You may also be tested if your doctor suspects that you are a MRSA carrier. A MRSA carrier is a person who has the bacteria living on the skin and in the nose but who is not sick. The test is done by taking a swab from the inside of the nose.
Depending on how serious your infection is, the doctor may drain your wound, prescribe antibiotic medicine, give you an IV (intravenous) antibiotic, or hospitalize you.
If you have a MRSA infection and need to be in a hospital, you may be isolated in a private room to reduce the chances of spreading the bacteria to others. When your doctors and nurses are caring for you, they may use extra precautions such as wearing gloves and gowns. If you have a MRSA pneumonia, they may also wear masks.
Most cases of community-associated methicillin-resistant Staphylococcus aureus (CA-MRSA) begin as mild skin infections such as pimples or boils. Your doctor may be able to treat these infections without antibiotics by using a minor surgical procedure that opens and drains the sores.
If your doctor prescribes antibiotic medicine, be sure to take all the medicine even if you begin to feel better right away. If you do not take all the medicine, you may not kill all the bacteria. No matter what your treatment, be sure to call your doctor if your infection does not get better as expected.
As more antibiotic-resistant bacteria develop, hospitals are taking extra care to practice infection control, which includes frequent hand-washing and isolation of patients who are infected with MRSA.
You can also take steps to protect yourself from MRSA.
If you have an infection with MRSA, you can keep from spreading the bacteria.
If you need to go to the hospital for some reason, and you have staph bacteria living on your skin and in your nose, you may be treated to try to prevent getting or spreading a MRSA infection. You may be given an ointment to put on your skin or inside your nose. And you need to wash your skin daily with a special soap that can get rid of the bacteria.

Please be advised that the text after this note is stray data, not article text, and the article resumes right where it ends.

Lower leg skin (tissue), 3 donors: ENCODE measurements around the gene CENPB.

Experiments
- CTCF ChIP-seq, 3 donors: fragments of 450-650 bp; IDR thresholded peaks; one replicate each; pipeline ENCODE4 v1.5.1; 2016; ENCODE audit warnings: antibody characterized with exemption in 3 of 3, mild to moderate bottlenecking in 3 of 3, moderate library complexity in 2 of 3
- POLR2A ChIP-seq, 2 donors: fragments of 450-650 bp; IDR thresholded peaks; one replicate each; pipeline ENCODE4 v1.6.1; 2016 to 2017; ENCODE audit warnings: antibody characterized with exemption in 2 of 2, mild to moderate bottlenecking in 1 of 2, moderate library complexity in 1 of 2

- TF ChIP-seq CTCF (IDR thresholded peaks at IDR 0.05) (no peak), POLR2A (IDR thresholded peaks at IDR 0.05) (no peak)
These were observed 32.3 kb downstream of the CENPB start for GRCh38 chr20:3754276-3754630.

Other Works Consulted
American Academy of Pediatrics (2012). Staphylococcal infections. In LK Pickering et al., eds., Red Book: 2012 Report of the Committee on Infectious Diseases, 29th ed., pp. 653–668. Elk Grove Village, IL: American Academy of Pediatrics.
Centers for Disease Control and Prevention (CDC) (2010). MRSA infections. Available online: http://www.cdc.gov/mrsa/index.html.
Kallen AJ, et al. (2010). Health care-associated invasive MRSA infections, 2005–2008. JAMA, 304(6): 641–647.
Liu C, et al. (2011). Clinical practice guidelines by the Infectious Diseases Society of America for the treatment of methicillin-resistant Staphylococcus aureus infections in adults and children. Clinical Infectious Diseases, 52(3): 285–292.
Current as ofJuly 30, 2018
Author: Healthwise StaffMedical Review: E. Gregory Thompson, MD - Internal MedicineAdam Husney, MD - Family MedicineElizabeth T. Russo, MD - Internal Medicine
Current as of:
July 30, 2018
Medical Review:E. Gregory Thompson, MD - Internal Medicine & Adam Husney, MD - Family Medicine & Elizabeth T. Russo, MD - Internal Medicine